TEMPORARY EMPLOYMENT has been a staple of the American economy for many decades. It was a solution to surges in demand for workers, such as the retail help added during the Christmas shopping season. It has also proven to be a strategic way of expanding and contracting workforces in many industries.

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The “gig economy” is expected to continue to grow, with some predicting that the majority of workers in the U.S will be gig workers in less than 10 years. But how does one motivate this vast free-lance workforce?

The term gig appears to have been imported from the world of entertainment, referring to musicians and singers contracted for limited-time engagements, as in “That was a great gig in Las Vegas last December, wasn’t it?” The idea of this noncommittal approach to hiring needed workers to help run a business effectively and efficiently makes sense in the entertainment sector; there is a need to rotate acts to continue to draw in new patrons.

Similarly, bringing in an outside trainer to cover relevant topics for an organization is an option one might effectively employ without having to increase overhead. Further, during times of economic squeeze, such as was the case in the recent Great Recession, businesses can become cautious about taking on added overhead at a time when many able workers are available, having been let go in the cumulative downsizing that inevitably takes place.

But there is a price to be paid when this practice of short-term commitment starts to become the norm in an industry or place of business. The personal transportation sector, which features such startups as Uber and Lyft, provides examples of this gig economy.

Robust and enduringly successful organizations are those that provide a stable place of employment opportunity to those who work diligently. In such companies, a culture of success and respect combine to provide an environment where innovation and collaboration are characteristic of the work atmosphere. And people want to stay. Since we are currently experiencing the lowest rate of unemployment we have had in 50 years, creating a motivational environment is vital in attracting and retaining the best.

However, at some major gig employers it appears that rate of turnover is running very high (reportedly as steep as 50 percent annually) as the current strong job market has traditional employers attracting the better workers. When stories are written about the gig workforce, most of the discussion falls on economic concerns by workers, especially the relatively higher hourly wages typically paid, and such other benefits as flexible work schedules.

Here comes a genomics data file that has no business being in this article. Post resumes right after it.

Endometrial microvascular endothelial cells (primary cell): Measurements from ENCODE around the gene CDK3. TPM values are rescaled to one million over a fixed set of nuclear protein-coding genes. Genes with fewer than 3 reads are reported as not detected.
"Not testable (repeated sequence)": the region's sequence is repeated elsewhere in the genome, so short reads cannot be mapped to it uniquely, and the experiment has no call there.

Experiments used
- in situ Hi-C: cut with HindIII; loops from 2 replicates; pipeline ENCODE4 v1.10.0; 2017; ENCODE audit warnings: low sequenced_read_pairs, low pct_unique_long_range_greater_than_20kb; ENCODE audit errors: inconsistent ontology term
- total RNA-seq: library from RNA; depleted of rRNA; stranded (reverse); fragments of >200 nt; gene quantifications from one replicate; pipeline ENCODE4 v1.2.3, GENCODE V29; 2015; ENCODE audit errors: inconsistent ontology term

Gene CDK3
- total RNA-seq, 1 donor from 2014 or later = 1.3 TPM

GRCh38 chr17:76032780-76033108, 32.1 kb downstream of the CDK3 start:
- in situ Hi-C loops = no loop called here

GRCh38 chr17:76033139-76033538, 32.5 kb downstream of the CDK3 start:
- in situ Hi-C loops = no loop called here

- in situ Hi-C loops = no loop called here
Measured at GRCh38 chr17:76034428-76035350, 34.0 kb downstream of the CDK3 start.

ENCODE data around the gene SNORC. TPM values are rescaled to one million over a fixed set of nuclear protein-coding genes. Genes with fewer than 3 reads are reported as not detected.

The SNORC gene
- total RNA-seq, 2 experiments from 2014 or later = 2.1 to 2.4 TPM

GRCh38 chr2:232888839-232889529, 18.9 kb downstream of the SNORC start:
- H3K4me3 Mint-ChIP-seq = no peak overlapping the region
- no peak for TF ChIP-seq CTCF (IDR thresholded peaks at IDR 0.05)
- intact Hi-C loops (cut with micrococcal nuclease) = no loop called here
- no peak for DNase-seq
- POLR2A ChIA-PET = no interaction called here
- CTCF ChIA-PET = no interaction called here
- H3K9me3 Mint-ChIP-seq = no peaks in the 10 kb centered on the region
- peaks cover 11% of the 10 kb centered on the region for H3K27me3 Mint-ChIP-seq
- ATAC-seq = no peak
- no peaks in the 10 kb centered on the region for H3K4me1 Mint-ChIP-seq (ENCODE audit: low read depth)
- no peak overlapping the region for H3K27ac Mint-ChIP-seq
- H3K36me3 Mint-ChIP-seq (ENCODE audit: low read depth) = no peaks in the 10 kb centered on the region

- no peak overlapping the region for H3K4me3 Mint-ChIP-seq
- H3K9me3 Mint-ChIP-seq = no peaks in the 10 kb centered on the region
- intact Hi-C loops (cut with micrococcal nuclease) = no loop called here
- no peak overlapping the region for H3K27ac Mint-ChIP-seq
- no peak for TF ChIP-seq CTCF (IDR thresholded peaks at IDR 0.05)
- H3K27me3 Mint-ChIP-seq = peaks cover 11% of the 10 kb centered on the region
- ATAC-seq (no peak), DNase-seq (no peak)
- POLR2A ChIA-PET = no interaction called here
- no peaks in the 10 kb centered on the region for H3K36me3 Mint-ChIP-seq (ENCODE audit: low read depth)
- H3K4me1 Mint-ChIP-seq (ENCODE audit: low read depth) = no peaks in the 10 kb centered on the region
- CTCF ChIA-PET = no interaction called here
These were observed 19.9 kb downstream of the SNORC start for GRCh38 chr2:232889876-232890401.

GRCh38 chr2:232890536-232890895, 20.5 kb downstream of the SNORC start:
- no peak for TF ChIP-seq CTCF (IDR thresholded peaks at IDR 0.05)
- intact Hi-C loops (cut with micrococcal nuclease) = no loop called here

Little, I am finding, is reported on how these gig employers are attending to the intrinsic motivational needs of their employees, in particular the temporary ones. When needs are mentioned, the discussion typically centers on extrinsic matters such as financial incentives. While compensation is vitally important, particularly to this employee population, the research abundantly makes clear that intrinsic or self-motivation results in better performance by, and greater retention of, workers.

In brief, the following three psychological needs, when sufficiently satisfied, result in intrinsically-driven workers who not only perform better but stick around longer. Help meet the need for autonomy by extending choices; resist pressuring or cajoling or otherwise reaching to increase control over workers. Meet the competence needed to grow by allowing workers to develop new skills, including having senior employees train the newer recruits. Take care to present a relational environment in which all feel like members of one team, perhaps by having occasional informal gatherings, meeting the need for relatedness.

While extrinsic motivation devices such as incentive pay schemes are easier to implement, their motivational effectiveness does not have the long-term effect that research has found in the intrinsic approach.

Gig employers would do well to determine how to best meet these psychological needs in their particular work environments and tap into intrinsic or self-motivation in their employees. Doing so could create the proverbial win-win outcome.

Dr. Paul P. Baard is an organizational psychologist, specializing in motivation, with Fordham University, a former senior line executive in the television industry, and the lead author of a book on leadership and motivation. He and Veronica Baard, a former managing director responsible for HR at a major international investment banking firm, head up Baard Consulting LLC, a firm in the greater Boston area, focusing on motivation, conflict reduction, and team building. Questions are welcomed at pbaard@baardconsulting.com.